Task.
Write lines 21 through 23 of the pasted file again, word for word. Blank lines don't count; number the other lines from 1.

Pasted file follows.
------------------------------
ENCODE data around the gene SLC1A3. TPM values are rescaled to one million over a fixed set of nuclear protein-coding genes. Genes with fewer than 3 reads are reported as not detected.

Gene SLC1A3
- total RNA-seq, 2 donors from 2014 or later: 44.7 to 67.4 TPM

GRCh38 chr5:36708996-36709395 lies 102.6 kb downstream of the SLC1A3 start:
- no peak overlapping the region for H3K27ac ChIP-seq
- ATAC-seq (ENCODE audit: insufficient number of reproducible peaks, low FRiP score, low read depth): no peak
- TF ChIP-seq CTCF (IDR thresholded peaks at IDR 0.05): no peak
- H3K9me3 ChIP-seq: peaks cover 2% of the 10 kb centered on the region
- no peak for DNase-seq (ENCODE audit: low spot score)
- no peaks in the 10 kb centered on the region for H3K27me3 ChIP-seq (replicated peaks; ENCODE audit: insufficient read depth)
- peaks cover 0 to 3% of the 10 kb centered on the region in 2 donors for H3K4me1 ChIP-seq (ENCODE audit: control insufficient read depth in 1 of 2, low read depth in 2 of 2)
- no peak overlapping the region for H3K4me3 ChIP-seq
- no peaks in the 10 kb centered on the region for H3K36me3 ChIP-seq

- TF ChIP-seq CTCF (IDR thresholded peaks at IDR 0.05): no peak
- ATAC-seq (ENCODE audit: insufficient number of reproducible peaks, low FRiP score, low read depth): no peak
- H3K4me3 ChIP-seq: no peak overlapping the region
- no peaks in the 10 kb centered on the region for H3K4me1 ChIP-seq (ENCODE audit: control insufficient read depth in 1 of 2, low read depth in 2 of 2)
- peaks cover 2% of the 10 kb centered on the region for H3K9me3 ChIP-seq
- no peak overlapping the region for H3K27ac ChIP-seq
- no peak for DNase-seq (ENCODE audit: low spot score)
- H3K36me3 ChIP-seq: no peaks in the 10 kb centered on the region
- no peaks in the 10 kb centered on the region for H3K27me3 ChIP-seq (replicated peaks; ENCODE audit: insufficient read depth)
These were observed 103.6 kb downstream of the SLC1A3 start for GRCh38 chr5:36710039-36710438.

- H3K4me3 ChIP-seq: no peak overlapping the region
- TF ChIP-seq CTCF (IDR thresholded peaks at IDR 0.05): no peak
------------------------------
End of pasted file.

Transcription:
- H3K36me3 ChIP-seq: no peaks in the 10 kb centered on the region
- no peaks in the 10 kb centered on the region for H3K27me3 ChIP-seq (replicated peaks; ENCODE audit: insufficient read depth)
These were observed 103.6 kb downstream of the SLC1A3 start for GRCh38 chr5:36710039-36710438.